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Cyber terrorism: fact or fiction?

Are net guerrillas new threat or same old hackers rebranded?

Across the pond, the US Defense Department last week awarded Carnegie Mellon University $35m (£22.5m) to fight the growing threat of cyber terrorism over the next five years. Back in the UK, the Corporate IT Forum today announced a new scheme to fight the alleged threat posed by cyber terrorism to the corporate community.

The Corporate IT Forum is pulling together experts from a variety of businesses to pool their expertise about viruses and educate companies on how to protect themselves.

"It is imperative that the collective experience and skills of industry takes the lead on an issue that is costing [companies] millions," said David Roberts, chief executive of the forum.

But this is yet another example of cyber terrorism being used as a blanket term covering the threat of viruses, hackers and miscellaneous security breaches, regardless of whether or not they are actually sent from terrorists.

Experts at antivirus firm Sophos agree that businesses and individuals are at risk from viruses, but believe users would be better off spending time updating firewalls and antivirus programs rather than worrying about possible cyber terrorists.

"I don’t think the average user has to be any more concerned about attacks made by cyber terrorists than they do by the attacks made by traditional virus writers and hackers," said Graham Cluley, senior technology consultant at antivirus firm Sophos.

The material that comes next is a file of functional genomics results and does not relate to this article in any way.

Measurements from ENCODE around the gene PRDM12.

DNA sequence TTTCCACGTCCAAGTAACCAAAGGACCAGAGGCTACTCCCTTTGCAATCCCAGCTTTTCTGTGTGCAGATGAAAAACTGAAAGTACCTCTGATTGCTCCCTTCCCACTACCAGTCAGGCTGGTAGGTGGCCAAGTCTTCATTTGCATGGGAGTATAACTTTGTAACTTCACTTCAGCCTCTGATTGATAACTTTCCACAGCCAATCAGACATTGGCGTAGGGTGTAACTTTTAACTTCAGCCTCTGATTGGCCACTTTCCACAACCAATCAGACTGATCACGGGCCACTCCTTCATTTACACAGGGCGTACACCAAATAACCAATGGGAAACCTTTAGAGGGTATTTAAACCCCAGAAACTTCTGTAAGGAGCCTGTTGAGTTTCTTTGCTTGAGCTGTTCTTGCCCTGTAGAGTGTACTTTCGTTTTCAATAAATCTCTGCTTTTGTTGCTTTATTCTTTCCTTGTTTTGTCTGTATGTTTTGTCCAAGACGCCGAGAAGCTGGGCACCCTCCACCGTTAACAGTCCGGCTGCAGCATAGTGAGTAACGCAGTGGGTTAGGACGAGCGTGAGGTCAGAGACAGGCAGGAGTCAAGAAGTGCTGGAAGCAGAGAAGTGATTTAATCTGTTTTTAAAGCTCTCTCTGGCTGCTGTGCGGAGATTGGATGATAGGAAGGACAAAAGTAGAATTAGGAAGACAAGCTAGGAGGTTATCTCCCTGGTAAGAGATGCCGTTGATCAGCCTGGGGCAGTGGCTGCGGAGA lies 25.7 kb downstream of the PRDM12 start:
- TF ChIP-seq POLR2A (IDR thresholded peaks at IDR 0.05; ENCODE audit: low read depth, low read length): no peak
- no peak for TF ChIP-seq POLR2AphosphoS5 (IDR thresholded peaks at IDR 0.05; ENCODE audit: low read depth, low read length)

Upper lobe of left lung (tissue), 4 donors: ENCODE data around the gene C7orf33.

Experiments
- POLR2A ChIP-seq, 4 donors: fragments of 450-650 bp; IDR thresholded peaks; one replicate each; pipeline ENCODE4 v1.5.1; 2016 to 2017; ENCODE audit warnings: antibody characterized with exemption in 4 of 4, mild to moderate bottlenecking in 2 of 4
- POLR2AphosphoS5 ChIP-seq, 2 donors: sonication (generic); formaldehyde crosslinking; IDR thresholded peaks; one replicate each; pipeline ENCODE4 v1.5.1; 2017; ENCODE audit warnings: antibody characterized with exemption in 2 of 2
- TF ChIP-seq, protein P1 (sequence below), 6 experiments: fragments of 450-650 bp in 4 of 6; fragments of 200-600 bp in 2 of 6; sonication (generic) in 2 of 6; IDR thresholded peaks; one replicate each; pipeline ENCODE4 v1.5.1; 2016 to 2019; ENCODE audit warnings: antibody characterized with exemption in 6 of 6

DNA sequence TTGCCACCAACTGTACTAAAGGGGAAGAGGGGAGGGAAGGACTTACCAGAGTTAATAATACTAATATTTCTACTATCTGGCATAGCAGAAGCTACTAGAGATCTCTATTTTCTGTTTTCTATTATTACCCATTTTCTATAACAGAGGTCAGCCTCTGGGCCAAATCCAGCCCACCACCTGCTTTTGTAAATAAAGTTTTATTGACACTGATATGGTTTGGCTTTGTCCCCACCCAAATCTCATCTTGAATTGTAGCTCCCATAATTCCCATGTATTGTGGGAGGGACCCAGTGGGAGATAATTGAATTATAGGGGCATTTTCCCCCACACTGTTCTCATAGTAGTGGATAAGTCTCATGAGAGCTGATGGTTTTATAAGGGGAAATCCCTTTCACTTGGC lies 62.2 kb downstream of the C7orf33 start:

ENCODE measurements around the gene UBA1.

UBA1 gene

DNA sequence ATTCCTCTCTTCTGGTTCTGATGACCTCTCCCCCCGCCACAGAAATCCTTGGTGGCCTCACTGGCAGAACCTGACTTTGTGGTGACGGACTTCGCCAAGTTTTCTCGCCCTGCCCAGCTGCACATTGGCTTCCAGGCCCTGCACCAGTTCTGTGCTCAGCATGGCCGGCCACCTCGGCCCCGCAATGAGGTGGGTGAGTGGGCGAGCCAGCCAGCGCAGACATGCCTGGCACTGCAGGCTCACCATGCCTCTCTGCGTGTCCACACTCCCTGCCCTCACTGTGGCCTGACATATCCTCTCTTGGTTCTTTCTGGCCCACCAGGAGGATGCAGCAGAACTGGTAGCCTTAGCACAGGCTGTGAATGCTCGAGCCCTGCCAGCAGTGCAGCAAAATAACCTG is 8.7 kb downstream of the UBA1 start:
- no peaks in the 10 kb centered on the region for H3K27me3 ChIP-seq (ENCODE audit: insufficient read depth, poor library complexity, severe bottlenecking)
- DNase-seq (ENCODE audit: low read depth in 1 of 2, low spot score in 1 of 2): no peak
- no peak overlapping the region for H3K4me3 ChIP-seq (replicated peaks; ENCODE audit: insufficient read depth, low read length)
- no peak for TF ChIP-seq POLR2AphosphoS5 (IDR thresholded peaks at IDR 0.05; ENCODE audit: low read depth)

Cluley believes the threats posed by cyber terrorists have been blown out of proportion since last year's 11 September attacks.

"I think there is a danger that some elements of the US government, in particular, have been hyping the threat of cyber terrorism in an attempt to increase the budgets in their departments," said Cluley. "There have been predictions of attacks on specific dates in the past, none of which has come true".

But despite the lack of reported cyber terrorism attacks, Carnegie Mellon University will still benefit from this year's allocation of $8m from the grant, designed to help to stop cyber terrorists (possibly before they even get started).

Pradeep Khosla, who heads the university's electrical and computer engineering department, admitted that such attacks from virus writers and hackers have always existed and that "terrorism has only increased the visibility of these problems".

The University's approach seems to back the general feeling that most cyber attacks aren't actually from terrorists at all, but from ordinary hackers and virus writers who have been a nuisance for years.

Carnegie is using the money to research ways to engineer artificial intelligence into hardware, so that components such as hard disk drives could take countermeasures in the event of a hacker attack.

But Cluley points out: "If we cannot effectively stop pornography on the net, the chances of stopping virus writers and hackers seem minimal."

Sophos' free virus info feed service, which provides users with up-to-the-minute information on the latest viruses and hoaxes, can be downloaded here.


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